In a thrilling upset, the Virginia Cavaliers are the national champions of college basketball after a heart-pounding overtime victory over the Texas Tech Red Raiders last night in a game that went back and forth throughout the night.
It’s the first NCAA Championship for the Cavaliers, and they had to work for all of it. Texas Tech kept coming and coming, closing gap after gap until they forced an overtime before the Cavaliers settled it with their impeccable free throw shooting.
Virginia pulled away early in the first half but Texas fought back. UVA later managed to regain the lead with a 3-pointer by Ty Jerome right before halftime, taking the score to 32-29.
In the second half, Virginia came out swinging with a 3 by sharp shooter Kyle Guy. After a scoring run, the Cavaliers were up 40-31 before Tech’s Brandone Francis made a 3 to begin closing the gap again.
Later, Kyle Guy came back with another 3-pointer, giving Virginia an impressive 53-43 lead.
Then with 4:15 left in the game, Tech’s comeback kicked into high gear. Matt Mooney drained one from the arc for 3, followed by another 3 by Davide Moretti. Then Jarrett Culver made a nice move to the basket for 2 to take the lead back. With the score at 66-65, victory looked possible for Texas Tech.
Then with 14 seconds left, UVA’s Deandre Hunter drained a clutch 3-pointer, tying the score and sending the game to overtime. Then it was settled at the free throw line where the Cavaliers clinched their spot as national champs.
UVA Guard Kihei Clark said, “We knew they were going to make their run. They’re a great team, just like any other team in the country. Um, they really made it hard for us on offense. And Um, we knew they were going to make shots. Basketball’s a game that runs. So we knew they were going to make plays. So when they made their runs we just didn’t panic and uh trust in the guys and trust in the system.”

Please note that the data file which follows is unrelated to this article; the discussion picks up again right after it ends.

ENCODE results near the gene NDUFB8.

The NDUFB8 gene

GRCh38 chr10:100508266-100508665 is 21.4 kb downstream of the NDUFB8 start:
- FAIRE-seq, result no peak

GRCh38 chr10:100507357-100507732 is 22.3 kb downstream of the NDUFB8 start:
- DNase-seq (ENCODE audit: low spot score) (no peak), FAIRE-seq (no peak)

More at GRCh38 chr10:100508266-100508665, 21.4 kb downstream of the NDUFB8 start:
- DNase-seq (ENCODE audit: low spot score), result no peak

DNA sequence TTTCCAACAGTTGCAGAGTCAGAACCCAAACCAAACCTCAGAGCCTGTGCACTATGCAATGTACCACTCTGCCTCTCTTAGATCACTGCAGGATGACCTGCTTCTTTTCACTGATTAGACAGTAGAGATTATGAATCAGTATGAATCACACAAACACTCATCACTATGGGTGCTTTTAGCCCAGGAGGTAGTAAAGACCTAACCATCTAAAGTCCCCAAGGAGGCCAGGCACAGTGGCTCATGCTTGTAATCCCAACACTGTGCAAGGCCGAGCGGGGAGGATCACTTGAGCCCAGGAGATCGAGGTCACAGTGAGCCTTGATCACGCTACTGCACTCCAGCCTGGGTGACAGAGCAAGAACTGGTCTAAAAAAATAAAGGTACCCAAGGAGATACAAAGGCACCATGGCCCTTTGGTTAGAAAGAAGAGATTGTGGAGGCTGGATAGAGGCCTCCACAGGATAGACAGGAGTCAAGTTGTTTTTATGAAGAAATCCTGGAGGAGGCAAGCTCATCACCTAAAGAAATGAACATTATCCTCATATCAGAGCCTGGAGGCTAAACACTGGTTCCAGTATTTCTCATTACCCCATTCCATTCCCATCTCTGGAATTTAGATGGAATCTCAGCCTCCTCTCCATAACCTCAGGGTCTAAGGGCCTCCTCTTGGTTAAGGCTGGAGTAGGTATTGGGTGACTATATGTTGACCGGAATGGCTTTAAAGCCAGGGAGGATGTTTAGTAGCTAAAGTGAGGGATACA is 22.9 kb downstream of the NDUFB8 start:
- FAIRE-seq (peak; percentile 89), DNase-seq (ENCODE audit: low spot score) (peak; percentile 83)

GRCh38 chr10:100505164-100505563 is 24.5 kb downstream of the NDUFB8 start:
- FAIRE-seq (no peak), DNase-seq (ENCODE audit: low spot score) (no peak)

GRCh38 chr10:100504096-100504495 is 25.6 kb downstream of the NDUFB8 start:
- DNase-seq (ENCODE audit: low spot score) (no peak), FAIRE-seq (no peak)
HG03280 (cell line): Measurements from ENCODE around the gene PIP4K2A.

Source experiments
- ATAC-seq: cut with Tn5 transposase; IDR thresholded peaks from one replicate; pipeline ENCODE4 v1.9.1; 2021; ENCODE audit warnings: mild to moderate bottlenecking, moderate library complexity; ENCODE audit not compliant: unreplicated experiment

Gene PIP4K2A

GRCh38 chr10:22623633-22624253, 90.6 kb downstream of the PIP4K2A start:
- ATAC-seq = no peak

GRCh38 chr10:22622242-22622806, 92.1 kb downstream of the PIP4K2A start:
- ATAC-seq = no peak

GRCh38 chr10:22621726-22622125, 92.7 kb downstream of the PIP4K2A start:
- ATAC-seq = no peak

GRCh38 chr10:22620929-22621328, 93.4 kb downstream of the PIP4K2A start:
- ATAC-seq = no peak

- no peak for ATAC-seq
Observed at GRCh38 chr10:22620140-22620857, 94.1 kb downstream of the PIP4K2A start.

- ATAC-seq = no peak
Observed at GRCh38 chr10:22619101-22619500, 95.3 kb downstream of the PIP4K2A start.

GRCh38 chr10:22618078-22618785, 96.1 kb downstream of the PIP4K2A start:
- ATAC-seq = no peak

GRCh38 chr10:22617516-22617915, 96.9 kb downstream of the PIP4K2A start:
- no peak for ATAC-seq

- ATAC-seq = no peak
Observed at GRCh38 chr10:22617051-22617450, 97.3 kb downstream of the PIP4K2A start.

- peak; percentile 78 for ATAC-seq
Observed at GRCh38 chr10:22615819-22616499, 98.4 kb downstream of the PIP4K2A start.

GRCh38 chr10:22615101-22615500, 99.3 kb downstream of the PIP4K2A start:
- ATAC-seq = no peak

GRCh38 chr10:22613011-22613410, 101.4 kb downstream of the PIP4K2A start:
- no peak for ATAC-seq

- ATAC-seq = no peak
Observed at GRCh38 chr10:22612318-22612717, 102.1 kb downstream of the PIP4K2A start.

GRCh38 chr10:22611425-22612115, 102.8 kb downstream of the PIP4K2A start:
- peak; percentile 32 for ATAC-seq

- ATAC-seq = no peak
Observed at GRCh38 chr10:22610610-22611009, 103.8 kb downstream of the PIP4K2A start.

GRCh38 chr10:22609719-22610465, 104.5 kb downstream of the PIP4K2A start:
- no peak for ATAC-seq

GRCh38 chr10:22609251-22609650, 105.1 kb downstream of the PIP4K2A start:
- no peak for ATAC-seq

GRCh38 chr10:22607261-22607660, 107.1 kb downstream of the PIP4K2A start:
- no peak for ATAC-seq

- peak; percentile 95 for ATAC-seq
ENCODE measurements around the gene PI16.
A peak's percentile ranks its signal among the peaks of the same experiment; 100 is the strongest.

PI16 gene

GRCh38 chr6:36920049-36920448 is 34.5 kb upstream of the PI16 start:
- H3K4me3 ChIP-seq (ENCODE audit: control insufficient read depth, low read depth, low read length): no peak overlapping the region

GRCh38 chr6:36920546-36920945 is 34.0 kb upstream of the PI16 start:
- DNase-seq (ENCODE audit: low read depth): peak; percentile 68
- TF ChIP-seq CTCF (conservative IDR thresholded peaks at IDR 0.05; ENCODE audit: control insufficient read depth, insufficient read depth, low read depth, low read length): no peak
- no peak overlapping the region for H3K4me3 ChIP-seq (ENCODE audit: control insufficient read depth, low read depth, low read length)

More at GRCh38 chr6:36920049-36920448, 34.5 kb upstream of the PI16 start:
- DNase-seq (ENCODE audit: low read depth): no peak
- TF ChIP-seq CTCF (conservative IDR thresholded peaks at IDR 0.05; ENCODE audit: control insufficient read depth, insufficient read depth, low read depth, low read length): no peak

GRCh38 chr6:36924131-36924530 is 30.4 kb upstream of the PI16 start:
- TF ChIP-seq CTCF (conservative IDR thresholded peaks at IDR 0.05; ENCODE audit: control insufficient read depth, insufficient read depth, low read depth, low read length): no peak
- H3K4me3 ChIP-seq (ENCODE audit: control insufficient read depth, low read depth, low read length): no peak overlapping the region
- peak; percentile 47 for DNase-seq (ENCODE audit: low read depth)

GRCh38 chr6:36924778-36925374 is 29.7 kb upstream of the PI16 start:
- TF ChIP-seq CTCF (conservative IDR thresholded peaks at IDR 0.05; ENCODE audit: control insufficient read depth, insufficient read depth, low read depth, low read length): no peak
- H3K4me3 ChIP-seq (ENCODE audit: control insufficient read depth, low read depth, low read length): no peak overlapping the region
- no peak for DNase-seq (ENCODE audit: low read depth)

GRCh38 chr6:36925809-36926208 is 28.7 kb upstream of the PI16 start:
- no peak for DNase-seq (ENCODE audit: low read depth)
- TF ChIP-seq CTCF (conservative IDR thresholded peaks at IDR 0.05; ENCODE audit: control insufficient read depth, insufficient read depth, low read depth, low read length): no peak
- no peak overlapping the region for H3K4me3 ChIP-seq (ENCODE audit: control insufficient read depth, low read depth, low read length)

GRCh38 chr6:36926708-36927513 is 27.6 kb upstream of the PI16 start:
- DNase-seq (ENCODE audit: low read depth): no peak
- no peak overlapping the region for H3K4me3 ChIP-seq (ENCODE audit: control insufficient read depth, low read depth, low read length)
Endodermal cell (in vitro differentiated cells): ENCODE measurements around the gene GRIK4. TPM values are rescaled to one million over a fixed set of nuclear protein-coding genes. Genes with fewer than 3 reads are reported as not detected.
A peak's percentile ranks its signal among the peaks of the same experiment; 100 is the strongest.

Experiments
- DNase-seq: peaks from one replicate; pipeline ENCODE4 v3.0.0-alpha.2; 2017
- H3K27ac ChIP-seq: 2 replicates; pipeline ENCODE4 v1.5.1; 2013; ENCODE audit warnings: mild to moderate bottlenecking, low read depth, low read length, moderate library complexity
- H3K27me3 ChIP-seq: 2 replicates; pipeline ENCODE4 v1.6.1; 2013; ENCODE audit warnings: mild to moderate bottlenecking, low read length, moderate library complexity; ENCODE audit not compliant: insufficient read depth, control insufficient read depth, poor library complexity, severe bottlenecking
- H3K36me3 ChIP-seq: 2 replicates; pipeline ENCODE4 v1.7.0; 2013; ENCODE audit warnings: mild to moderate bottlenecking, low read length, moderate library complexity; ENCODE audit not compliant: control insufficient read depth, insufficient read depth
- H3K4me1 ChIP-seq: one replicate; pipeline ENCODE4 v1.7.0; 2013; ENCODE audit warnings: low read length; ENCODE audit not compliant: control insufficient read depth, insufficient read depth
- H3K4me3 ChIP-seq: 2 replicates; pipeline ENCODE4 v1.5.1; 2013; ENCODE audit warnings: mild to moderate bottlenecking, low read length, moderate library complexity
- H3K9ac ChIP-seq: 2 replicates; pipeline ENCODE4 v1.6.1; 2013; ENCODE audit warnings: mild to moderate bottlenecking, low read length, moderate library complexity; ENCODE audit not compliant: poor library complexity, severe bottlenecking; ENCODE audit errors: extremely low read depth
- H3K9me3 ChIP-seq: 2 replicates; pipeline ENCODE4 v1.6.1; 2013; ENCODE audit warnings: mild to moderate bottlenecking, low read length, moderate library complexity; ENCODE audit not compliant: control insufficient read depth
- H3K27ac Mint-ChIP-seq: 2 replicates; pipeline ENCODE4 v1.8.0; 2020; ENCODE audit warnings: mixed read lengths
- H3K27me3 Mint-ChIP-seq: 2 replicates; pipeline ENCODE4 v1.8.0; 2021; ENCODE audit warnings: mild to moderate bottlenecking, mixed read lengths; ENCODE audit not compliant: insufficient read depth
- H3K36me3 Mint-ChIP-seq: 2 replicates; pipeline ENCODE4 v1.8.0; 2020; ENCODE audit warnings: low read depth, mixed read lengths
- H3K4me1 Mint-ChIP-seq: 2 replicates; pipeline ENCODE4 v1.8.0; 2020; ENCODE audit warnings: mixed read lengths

UVA’s 6′ 8″ Guard Braxton Key said, “It’s a blessing. I mean, I told my uncle Ralph (Sampson) after the game that we did it for him. Because obviously he didn’t get one. He’s so great full for this program. And he kind of made everything happen for this program and just put it on the map. It’s not even about us. I mean, it’s the fans, and Charlottesville.”
Kyle Guy said, “Yeah, we came in together and said that we were going to win a National Championship, and to be able to hug each other with confetti going everywhere and say we did it, it’s the greatest feeling I’ve ever felt in basketball.”
It was a big moment of redemption for UVA after losing in the first round of 2018, despite being the top-ranked team that year. Some had called that stunning defeat the greatest NCAA upset of all time.
For Virginia’s Head Coach Tony Bennett, UVA’s comeback this year sends a big message about perseverance and humility.
“I think there was a bigger plan going on here, and I wasn’t needed, but I was used in it. I hope that it’s a message for some people out there that there can be hope and joy and resiliency,” Bennett said.
“I’m thankful for what happened. That’s why I did what I did at the end,” he said. “When that horn went off, I just put my head down and said, ‘Thank You. I’m humbled, Lord, because I don’t deserve to be in this spot, but You chose me to be here, and I’ll give thanks.’ And I told our guys in the locker room, I said, ‘Put your arms around each other, take a look at every guy in here, look at each other. Promise me you will remain humble and thankful for this. Don’t let this change you.'”